WIIKWEMKOONG – Indigenous languages are under ongoing threat across the globe due to the impact of colonialism and the overbearing influence of western culture in most popular media, but Wiikwemkoong Unceded Territories has long been a bastion of Anishinaabemowin, with one of its main exports being language teachers who can be found in classrooms from Michigan to Oklahoma and beyond.
Each year the community has hosted a language conference that has attracted participants from nearly as wide a region and this year is no different, even though, like many events held over this past year, the 2021 version took place online.
The theme of this year’s two-day event, held March 19-29, was ‘Anishinaabemowin Revitalization During Pandemic and Digital Age’ and much of the discussion centred on ways the education system and other community resources can be leveraged to that end.
“Language is learned daily through commitment towards building a stronger foundation as a community,” notes the Wiikwemkoong Unceded Territory Anishinaabemowin Language Strategy draft sent out to participants of the conference. “First Nation languages need to be heard, spoken and welcomed into every building, home, school, on the land and in all outdoor spaces.”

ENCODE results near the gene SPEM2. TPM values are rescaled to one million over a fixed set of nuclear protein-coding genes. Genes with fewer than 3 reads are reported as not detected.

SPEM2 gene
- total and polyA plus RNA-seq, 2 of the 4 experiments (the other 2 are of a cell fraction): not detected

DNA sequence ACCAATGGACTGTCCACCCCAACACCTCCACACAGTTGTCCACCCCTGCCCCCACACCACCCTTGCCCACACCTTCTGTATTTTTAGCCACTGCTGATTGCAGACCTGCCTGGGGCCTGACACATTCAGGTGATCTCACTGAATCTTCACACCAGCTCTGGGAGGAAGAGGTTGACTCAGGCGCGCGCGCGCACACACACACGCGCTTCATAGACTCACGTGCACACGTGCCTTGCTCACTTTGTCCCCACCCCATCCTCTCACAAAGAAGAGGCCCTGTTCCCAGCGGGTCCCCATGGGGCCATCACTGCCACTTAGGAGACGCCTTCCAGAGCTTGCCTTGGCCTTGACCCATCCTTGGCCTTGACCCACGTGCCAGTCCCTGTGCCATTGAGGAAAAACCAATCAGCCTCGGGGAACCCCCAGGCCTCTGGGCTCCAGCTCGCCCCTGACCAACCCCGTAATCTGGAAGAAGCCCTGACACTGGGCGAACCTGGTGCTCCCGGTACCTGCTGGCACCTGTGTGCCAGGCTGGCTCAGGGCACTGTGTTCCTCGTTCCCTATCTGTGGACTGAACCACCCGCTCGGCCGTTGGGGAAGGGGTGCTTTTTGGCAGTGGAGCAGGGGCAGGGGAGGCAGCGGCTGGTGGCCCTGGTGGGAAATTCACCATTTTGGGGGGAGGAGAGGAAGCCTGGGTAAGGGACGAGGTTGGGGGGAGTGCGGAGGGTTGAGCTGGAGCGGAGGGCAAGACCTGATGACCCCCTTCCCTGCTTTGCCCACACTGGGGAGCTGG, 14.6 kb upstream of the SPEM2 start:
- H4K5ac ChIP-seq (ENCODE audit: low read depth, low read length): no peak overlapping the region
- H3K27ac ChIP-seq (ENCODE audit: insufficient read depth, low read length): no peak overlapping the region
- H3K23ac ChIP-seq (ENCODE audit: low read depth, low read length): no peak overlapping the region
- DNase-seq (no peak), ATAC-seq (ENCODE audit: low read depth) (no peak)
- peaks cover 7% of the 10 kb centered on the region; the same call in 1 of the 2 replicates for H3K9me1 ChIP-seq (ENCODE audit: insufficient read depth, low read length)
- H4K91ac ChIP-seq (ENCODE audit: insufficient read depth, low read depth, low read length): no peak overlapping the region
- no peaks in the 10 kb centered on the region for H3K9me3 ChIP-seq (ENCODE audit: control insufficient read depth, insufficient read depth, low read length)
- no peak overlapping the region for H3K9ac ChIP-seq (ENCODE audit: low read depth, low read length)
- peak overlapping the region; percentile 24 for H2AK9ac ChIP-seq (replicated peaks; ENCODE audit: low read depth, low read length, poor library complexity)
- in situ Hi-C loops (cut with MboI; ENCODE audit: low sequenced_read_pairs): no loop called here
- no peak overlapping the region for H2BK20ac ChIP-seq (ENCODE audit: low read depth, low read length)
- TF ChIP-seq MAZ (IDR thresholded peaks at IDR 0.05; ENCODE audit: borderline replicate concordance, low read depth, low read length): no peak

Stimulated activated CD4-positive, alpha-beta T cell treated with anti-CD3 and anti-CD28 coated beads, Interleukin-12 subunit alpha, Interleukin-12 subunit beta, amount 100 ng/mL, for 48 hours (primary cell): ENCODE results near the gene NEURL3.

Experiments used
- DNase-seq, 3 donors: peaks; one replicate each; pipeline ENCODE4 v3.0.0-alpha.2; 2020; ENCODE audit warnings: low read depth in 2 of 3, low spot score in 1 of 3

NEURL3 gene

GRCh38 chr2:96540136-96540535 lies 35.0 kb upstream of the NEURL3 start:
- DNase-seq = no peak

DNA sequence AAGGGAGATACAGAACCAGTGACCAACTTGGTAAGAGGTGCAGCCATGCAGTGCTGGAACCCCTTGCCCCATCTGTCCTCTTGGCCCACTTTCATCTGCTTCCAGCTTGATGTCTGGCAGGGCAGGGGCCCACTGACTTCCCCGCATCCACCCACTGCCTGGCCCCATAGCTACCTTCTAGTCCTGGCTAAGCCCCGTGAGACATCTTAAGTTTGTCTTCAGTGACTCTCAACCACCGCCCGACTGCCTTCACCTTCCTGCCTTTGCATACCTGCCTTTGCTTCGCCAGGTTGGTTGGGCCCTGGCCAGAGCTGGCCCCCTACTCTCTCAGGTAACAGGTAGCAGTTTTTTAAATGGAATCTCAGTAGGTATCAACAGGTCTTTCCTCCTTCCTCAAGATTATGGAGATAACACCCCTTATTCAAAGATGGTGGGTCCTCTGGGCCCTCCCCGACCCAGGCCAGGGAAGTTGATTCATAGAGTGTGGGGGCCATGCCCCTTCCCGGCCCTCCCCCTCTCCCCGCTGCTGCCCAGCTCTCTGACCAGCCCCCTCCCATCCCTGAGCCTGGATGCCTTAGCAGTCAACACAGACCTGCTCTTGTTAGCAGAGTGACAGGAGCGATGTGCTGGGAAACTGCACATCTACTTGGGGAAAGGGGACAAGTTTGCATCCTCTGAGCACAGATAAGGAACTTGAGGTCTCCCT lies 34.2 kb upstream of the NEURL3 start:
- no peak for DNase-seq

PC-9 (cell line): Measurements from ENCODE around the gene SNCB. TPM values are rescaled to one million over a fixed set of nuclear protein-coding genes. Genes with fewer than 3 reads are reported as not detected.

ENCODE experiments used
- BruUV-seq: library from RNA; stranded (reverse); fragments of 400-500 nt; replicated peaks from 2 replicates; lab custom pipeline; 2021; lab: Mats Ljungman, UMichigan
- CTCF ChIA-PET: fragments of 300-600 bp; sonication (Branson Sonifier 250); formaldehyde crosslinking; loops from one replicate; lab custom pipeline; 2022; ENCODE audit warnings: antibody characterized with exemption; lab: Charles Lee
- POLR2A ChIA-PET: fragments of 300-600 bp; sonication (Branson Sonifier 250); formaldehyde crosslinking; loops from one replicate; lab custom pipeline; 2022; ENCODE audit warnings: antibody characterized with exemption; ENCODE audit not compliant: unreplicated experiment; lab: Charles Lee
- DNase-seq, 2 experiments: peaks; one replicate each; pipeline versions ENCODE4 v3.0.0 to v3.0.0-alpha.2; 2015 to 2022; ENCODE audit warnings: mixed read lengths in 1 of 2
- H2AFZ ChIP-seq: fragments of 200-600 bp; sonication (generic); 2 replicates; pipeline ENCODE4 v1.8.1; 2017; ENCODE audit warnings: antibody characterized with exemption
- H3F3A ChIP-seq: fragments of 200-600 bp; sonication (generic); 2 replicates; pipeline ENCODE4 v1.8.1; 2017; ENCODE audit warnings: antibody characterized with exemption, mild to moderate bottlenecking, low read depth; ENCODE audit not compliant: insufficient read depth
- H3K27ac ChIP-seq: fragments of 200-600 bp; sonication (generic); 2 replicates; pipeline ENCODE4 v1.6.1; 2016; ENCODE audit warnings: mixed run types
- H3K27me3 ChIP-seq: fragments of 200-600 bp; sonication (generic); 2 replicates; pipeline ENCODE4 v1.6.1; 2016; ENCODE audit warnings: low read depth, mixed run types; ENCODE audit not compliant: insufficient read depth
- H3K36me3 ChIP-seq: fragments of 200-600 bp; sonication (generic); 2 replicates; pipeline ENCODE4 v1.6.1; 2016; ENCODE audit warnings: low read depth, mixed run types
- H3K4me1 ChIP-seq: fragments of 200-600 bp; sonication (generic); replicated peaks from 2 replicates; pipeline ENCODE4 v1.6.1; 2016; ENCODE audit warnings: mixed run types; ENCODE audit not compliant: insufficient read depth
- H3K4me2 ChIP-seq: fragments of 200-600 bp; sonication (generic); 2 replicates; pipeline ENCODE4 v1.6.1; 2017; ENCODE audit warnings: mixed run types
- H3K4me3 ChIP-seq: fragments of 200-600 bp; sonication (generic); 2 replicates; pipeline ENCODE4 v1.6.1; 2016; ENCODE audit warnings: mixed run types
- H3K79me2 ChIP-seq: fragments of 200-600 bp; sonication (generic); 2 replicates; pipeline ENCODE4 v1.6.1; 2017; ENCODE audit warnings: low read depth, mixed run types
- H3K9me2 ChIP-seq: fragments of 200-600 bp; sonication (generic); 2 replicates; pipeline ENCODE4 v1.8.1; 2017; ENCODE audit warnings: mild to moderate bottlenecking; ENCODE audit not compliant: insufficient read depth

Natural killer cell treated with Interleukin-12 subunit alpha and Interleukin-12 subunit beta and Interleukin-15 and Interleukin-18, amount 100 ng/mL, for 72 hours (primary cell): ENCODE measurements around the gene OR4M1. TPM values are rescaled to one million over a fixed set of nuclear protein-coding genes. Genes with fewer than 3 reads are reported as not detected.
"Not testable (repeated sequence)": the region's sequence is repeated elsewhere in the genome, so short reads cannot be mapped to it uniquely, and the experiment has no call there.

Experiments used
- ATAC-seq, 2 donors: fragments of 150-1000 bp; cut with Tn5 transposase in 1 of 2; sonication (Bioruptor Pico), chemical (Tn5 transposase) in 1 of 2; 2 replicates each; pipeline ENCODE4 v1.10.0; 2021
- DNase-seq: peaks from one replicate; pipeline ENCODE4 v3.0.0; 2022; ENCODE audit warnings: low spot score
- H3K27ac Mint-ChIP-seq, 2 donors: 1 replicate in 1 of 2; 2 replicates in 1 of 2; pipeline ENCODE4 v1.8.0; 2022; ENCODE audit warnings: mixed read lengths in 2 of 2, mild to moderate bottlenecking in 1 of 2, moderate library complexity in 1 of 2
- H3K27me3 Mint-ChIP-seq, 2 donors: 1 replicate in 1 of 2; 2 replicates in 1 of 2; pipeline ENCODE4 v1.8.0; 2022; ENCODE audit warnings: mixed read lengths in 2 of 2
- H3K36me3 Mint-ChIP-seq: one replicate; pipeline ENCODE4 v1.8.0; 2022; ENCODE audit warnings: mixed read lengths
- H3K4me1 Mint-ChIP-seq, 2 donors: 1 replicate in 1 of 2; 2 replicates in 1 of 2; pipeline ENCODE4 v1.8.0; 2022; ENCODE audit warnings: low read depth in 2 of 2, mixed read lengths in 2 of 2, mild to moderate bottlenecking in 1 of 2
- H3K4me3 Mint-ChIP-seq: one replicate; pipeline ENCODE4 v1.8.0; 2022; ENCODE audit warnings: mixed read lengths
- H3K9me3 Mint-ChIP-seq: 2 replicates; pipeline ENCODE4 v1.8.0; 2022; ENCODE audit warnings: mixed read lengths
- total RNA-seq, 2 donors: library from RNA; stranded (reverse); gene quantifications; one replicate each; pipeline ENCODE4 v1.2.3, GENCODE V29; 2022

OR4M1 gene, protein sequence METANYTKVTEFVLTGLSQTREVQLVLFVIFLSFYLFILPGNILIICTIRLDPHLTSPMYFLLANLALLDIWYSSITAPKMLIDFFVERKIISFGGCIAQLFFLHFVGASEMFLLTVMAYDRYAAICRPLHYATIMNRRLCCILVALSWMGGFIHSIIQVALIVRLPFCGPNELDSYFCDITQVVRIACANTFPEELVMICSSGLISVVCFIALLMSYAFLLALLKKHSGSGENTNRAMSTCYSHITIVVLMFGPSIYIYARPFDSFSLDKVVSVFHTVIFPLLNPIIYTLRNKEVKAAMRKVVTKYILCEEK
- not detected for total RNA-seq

The conference included a presentation/walkthrough of Nanaamwin, a new language portal developed by Joanne Riley and Andrew Manitowabi, that will be launched soon.
The portal includes a wealth of resources for both educators and individual language speakers at every level of competency, with special attention given to youth in the form of a number of entertaining animations.
The morning of each day of the conference involved pre-recorded presentations. On the first day, in addition to an opening address by Wiikwemkoong Ogimaa Duke Peltier, who also attended the conference, Andrew Manitowabi gave a presentation on the Anishinaabemowin Department update. The department took over responsibility for language enhancement from the Wikwemikong Heritage Organization in 2019.
Liz Osawamick and Dr. Shirley Williams gave a presentation on ‘Survival During Pandemic’ and Bridgitte Assinewai discussed her experiences in teaching Anishinaabemowin during COVID-19.
Panel discussions in the afternoon included Mr. Manitowabi , Ms. Assinewai and Tracy Cleland on the first day, while roundtable discussions on the roles and responsibilities as learners and speakers as well as way that the current generation and next generation will benefit from education, curriculum and immersion filled out the day.
The second day of the conference began with a presentation on Anishinaabemowin During Pandemic by Velma Assinewai, a presentation by Phyliss Williams on ‘My experience during COVID-19’ and an untitled presentation by Martina Osawamick.
Following lunch, a panel discussion between Jack Wemigwans, Ms. Williams and Mr. Manitowabi took place followed by roundtable discussions on ‘Levels of Fluency and How to Measure: How do we know what we are doing is working?;’ and ‘Styles of Learning/Teaching and Repetition.’
The conference was well-attended and judged a resounding success by all despite the unfamiliar digital venue.